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Can I create a different permission to access the hosts files so that the sudoer needs this extra key in order to access it? Also, would password protecting the file prevent OS from accessing it freely in any other way?

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It doesn't look like you know what you're doing. It'd help if you explained your situation a bit further. – Daniel Beck Apr 21 '12 at 14:29

sudo doesn't have to give full root access to all listed users. You can edit /etc/sudoers to give certain users the ability to run a restricted set of commands as root (or as some other account).

So you can, for example, give some users permission to execute commands that read certain files that they otherwise wouldn't be able to read, and then give some more trusted users permission to execute, say, /bin/vi /etc/hosts.

Note that you have to be very careful about the commands you enable in /etc/sudoers. For example, if you give a user permission to execute /bin/view /etc/hosts, that user can type :se noro (:set noreadonly) to get write access to the file, or :!bash -l and get a root shell.

Anyone who has full root access, either by knowing the root password (if there is one) or via /etc/sudoers, will be able to modify /etc/hosts no matter what its permissions are.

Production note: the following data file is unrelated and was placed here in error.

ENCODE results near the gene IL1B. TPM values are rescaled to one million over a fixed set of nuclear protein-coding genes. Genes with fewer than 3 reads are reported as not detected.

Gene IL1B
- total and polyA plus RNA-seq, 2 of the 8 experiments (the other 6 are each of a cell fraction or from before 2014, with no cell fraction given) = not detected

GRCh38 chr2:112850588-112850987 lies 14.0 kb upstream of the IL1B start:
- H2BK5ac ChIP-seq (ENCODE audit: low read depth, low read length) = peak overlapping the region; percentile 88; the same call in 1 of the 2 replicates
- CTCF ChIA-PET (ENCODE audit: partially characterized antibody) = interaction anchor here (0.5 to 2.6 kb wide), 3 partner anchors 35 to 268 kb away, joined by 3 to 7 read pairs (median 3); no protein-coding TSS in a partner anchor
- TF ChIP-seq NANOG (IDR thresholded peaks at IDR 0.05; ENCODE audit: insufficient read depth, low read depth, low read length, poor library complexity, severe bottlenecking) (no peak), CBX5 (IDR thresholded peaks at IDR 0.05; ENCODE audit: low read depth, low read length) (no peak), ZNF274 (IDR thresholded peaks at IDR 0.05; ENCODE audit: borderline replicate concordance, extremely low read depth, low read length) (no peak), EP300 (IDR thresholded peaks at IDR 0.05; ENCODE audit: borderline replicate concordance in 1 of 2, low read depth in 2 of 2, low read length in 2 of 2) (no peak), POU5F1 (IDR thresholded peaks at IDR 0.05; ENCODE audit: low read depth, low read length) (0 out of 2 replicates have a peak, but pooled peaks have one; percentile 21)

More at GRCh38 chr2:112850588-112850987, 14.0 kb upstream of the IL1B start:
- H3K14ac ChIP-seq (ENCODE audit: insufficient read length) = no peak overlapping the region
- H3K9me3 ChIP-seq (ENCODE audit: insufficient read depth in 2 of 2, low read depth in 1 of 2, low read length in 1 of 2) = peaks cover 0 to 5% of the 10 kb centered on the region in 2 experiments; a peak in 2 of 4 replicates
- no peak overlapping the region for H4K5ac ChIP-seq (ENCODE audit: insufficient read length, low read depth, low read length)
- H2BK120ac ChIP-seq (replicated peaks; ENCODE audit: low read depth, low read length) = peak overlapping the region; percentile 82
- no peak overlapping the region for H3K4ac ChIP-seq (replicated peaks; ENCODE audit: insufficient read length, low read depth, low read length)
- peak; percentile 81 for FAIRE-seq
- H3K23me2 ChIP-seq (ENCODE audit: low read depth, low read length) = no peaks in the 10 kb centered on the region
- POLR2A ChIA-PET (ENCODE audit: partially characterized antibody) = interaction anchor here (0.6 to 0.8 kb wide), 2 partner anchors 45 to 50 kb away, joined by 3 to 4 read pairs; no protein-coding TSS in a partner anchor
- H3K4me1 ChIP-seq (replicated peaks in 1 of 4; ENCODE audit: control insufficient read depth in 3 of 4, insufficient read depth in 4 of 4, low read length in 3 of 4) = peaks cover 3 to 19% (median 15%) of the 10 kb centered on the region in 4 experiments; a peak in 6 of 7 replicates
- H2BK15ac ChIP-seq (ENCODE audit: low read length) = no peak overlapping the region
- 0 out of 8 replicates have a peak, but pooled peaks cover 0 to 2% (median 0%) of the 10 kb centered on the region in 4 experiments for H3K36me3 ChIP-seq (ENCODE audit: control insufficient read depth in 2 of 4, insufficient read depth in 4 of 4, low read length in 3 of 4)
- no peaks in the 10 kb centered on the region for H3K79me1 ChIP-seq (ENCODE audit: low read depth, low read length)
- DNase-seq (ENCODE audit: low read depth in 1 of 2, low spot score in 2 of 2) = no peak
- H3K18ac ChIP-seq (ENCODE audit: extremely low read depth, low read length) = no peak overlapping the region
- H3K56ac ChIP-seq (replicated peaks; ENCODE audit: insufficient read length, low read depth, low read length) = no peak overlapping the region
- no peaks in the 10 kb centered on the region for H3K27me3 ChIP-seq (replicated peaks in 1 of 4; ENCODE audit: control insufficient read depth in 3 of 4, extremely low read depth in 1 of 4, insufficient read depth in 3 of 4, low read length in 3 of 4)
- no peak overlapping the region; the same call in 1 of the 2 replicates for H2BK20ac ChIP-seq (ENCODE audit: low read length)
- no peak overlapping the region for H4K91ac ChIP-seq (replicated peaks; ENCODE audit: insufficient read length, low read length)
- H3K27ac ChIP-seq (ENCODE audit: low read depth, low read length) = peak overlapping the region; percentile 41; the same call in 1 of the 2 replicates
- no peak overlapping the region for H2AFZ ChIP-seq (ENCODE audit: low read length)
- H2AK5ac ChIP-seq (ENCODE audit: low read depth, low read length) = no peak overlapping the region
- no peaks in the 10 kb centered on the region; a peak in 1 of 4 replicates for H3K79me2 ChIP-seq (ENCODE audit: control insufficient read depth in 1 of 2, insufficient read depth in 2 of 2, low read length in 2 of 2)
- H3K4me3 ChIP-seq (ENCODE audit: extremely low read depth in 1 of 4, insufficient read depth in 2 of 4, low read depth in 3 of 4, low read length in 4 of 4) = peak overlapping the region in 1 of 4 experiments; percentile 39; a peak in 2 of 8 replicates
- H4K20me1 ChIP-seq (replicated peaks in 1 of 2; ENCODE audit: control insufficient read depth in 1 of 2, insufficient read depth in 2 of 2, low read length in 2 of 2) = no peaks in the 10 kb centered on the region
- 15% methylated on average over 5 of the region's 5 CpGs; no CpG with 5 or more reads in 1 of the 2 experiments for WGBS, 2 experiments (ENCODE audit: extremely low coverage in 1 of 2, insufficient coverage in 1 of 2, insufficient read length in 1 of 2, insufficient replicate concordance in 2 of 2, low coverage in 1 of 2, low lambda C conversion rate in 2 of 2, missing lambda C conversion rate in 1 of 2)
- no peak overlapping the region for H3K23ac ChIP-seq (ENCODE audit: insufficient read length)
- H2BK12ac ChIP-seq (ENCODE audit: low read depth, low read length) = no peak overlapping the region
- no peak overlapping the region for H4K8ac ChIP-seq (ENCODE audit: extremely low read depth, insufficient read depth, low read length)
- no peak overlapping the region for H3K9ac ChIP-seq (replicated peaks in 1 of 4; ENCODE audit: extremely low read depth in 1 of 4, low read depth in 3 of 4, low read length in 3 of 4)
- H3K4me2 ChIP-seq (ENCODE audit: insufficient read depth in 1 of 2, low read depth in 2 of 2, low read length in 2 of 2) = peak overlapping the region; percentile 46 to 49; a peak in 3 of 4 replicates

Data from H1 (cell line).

Note that the word "access" refers to both reading and writing. Everyone on the system should be able to read /etc/hosts; I presume you're concerned with write access.

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For the /etc/hosts file to work, applications should be able to read it freely; otherwise it won't work. Therefore if you password protect it (e.g. encrypt it with a password) from being readable, it would become useless unless somehow you can incorporate the password in the call. As for writing to the file; a sudoer may do whatever he/she needs, including overwrite it, so that won't work either.

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The hosts file have the same permissions options as any other file. By default only the root user is allowed to make changes. If people that you do not trust know the root password, change it and create another user with the permissions they need, and they will no longer be able to modify files you want to protect.

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If people you do not trust know the root password, you need to change the root password. Anyone with full root access can read and write any file, or change its ownership, regardless of which account owns it. – Keith Thompson Apr 21 '12 at 14:04

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